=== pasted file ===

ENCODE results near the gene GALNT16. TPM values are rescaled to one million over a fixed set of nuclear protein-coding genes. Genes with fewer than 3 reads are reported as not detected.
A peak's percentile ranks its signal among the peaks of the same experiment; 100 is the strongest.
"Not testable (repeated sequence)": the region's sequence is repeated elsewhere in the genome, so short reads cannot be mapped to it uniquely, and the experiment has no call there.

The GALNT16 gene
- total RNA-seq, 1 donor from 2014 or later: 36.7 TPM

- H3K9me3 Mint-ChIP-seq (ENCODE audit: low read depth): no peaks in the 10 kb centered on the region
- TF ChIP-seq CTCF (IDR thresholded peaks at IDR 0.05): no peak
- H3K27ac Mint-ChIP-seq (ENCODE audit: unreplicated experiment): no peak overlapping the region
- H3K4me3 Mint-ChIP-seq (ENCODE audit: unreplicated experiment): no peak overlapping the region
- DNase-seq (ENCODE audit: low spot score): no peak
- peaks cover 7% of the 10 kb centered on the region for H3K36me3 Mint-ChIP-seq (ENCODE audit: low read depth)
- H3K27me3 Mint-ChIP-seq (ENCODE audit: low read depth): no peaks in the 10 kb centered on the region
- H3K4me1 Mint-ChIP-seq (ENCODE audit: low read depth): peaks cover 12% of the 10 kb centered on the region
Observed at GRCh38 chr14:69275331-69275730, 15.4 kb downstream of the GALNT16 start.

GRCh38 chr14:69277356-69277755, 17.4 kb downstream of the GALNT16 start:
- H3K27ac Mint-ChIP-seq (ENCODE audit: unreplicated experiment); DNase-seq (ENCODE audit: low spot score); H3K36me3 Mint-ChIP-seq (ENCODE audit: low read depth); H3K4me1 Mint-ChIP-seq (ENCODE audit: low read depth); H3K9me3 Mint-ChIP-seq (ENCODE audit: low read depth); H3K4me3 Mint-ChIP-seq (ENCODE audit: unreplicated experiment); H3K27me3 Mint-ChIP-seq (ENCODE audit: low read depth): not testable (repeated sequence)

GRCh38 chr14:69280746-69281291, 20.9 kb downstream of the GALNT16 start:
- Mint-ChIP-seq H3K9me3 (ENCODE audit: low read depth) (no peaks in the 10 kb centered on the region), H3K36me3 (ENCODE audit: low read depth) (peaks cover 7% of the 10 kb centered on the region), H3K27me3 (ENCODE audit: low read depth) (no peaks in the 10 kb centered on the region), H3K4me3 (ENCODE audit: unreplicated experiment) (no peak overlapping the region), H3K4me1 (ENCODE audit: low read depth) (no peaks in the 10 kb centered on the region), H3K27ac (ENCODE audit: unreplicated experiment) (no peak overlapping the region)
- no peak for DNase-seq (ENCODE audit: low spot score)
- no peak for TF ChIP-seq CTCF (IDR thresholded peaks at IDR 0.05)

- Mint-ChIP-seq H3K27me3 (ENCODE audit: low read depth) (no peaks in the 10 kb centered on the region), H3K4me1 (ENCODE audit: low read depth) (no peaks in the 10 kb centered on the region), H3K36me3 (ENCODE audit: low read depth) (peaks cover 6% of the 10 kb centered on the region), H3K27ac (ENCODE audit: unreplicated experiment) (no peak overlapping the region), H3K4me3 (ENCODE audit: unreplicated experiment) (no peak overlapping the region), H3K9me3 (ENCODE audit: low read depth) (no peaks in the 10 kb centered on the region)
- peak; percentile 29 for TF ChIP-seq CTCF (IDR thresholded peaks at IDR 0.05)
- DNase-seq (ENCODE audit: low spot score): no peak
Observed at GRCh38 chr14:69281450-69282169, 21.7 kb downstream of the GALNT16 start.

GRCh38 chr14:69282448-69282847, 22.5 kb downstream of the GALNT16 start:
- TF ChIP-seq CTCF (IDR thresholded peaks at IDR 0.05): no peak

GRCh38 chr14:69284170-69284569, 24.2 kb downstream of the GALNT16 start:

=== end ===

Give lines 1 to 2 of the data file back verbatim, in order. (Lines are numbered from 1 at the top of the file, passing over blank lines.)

ENCODE results near the gene GALNT16. TPM values are rescaled to one million over a fixed set of nuclear protein-coding genes. Genes with fewer than 3 reads are reported as not detected.
A peak's percentile ranks its signal among the peaks of the same experiment; 100 is the strongest.